How to write a formal letter

Updated February 21, 2017

A formal style of letter is required for professional correspondence, business letters and occasions when you must show respect to the person with whom you are corresponding. It is important to consider standard guidelines when writing a formal letter.

Choose formal 8 1/2-by-11 inch stationery with a matching envelope. The paper should be a neutral color such as white, cream or beige. Avoid stationery with bright colors or distracting graphic elements. If the letter is for businesses purposes, use company letterhead.

Include your return address in the top-right corner of the letter. Add the recipient's address on the left of the page just below the return address.

Skip two lines and write the date. Be sure to spell out the month. Always avoid abbreviations in a formal letter.

Skip two lines and begin the letter with an appropriate greeting. Include the name of the recipient if possible. If you are unable to determine the name, direct the letter to "Sir or Madam." Be sure to include the correct title in the salutation (such as Mr., Mrs., Miss, Ms. or Dr.). If the recipient is a woman and you are not sure how she likes to be addressed, use the neutral title "Ms."

Skip two lines and write the introduction. The initial paragraph should state the purpose of the letter, whether to inquire about a job, file a complaint or request information. Do not be vague. The recipient should not have to guess at the meaning of your letter. This is also the place to introduce yourself if the recipient does not know who you are.

Write the main body of the letter. This should include relevant information that supports the purpose of the letter. Make sure your comments are organized in a clear and concise manner, and avoid unnecessary information.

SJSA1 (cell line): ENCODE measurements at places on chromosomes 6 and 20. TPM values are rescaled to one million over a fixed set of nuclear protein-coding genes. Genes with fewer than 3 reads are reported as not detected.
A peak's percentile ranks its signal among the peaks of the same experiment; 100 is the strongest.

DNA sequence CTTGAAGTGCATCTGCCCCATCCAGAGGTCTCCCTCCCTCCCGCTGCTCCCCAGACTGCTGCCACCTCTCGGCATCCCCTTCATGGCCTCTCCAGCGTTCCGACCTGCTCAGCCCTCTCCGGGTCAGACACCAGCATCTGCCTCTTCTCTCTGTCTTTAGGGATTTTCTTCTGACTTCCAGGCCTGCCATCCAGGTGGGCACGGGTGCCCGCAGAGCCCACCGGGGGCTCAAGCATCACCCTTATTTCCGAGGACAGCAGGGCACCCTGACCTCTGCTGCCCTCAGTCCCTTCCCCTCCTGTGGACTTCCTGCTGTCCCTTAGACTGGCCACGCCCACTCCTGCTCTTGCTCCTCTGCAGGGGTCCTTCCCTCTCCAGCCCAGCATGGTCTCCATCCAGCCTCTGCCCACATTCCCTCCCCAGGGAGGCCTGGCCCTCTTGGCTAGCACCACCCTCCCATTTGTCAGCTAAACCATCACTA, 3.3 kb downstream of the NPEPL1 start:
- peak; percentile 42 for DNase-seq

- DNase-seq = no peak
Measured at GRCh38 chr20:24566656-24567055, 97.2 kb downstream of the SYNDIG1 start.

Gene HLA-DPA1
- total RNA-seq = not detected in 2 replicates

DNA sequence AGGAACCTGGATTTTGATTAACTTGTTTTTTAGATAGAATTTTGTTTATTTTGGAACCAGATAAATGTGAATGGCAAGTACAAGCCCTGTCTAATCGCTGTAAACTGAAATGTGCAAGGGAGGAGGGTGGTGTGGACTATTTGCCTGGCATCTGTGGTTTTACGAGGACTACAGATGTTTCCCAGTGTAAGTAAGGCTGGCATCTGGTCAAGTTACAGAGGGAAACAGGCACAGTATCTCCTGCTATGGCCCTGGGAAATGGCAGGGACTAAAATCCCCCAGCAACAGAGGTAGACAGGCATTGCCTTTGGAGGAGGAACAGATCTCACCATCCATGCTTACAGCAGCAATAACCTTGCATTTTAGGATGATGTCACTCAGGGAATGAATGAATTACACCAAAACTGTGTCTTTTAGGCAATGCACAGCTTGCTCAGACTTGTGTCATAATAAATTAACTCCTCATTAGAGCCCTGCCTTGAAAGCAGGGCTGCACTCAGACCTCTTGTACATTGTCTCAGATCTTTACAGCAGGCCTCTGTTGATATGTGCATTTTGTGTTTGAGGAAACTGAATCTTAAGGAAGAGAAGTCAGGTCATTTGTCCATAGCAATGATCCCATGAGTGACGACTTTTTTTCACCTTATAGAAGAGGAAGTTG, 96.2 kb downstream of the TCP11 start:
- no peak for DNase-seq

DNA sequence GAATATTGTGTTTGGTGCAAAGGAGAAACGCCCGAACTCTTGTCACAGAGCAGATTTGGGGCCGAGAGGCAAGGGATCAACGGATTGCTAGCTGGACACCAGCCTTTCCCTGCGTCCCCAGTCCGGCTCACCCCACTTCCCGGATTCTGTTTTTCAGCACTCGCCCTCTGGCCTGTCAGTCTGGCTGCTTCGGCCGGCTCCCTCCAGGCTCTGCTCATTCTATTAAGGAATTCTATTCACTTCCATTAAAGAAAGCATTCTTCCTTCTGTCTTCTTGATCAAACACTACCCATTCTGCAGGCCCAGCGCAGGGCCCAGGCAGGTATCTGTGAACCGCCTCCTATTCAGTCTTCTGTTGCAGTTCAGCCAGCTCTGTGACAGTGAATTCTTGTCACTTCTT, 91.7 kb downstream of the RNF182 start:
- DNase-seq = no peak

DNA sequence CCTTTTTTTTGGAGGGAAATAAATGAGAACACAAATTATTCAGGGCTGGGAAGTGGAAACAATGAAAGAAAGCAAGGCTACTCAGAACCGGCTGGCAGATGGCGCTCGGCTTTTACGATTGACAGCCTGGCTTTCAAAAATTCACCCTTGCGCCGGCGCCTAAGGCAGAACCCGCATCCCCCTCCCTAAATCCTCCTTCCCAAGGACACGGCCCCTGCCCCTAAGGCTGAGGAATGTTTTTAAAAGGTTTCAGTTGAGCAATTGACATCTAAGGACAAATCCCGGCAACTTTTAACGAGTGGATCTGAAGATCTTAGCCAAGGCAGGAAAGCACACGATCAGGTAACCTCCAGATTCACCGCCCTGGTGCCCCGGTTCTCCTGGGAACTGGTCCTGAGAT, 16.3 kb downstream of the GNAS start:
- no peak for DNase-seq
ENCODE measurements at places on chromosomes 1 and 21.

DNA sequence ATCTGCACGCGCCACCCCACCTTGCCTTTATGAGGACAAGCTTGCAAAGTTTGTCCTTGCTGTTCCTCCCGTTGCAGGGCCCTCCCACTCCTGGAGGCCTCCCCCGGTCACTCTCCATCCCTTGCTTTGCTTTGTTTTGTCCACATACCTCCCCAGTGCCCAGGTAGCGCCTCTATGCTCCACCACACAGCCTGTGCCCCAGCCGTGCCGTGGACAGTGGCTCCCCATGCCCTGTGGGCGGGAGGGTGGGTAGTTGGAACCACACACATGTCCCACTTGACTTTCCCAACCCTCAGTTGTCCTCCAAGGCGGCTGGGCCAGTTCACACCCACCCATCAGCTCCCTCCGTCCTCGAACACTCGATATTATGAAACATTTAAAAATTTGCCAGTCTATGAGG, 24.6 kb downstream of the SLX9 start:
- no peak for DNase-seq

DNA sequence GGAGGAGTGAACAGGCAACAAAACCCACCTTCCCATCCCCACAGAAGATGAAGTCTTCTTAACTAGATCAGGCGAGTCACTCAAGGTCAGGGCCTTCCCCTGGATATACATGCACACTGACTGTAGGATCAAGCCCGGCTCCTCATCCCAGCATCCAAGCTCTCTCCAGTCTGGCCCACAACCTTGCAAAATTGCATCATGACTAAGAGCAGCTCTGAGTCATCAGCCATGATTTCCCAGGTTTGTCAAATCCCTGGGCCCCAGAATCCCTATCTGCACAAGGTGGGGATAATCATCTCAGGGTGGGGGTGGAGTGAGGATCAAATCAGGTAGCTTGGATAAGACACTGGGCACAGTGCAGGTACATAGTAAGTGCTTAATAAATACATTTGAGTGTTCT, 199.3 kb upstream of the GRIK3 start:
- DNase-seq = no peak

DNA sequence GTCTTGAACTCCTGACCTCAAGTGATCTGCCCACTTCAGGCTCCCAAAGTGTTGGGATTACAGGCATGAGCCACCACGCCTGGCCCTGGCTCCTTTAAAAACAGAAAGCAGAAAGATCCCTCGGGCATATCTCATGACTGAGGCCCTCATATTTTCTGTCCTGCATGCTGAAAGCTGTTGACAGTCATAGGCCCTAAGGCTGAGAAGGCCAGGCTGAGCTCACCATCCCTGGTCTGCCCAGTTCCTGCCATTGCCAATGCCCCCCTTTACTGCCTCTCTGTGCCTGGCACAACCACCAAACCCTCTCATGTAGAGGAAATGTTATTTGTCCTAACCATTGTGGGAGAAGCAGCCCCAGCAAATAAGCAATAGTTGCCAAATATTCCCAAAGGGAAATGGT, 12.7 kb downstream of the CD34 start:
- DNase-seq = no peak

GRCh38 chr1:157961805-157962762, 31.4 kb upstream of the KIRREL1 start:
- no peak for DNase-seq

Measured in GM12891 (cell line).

Create a closing paragraph that communicates an action you expect the recipient to take, such as sending you information, contacting you for an interview or providing you with a refund. This is also a good place to make reference to future contact if you expect to see this person or talk to her at a future date. If the purpose of the letter was to make an apology or express appreciation, restate that intention.

Write closing remarks. Use "Sincerely," "Yours" or "Yours Faithfully" if you do not know the recipient's name and "Yours Sincerely" or "Yours Truly" if you do. Use "Best Wishes" if the recipient is a close friend.

Skip four lines and include your name and title, if necessary. The four lines will allow you enough space to sign the letter before sending it.


Keep the letter to one page to increase the likelihood that it will be read by the recipient. Visit the Letter Writing Guide website for sample letters (see Resources below).


Avoid handwritten letters, which are not appropriate for a formal correspondence. Always keep the letter professional and cordial. It is important to avoid writing in a tense tone even if the purpose of the letter is to file a complaint. You are more likely to receive a positive result if the letter is factual and free of angry undertones. Do not send a letter without asking someone to proof it for typos and grammatical errors. Mistakes can distract the reader from the purpose of the letter.

Things You'll Need

  • Stationery with a matching envelope
  • Recipient's name and address
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About the Author

This article was created by a professional writer and edited by experienced copy editors, both qualified members of the Demand Media Studios community. All articles go through an editorial process that includes subject matter guidelines, plagiarism review, fact-checking, and other steps in an effort to provide reliable information.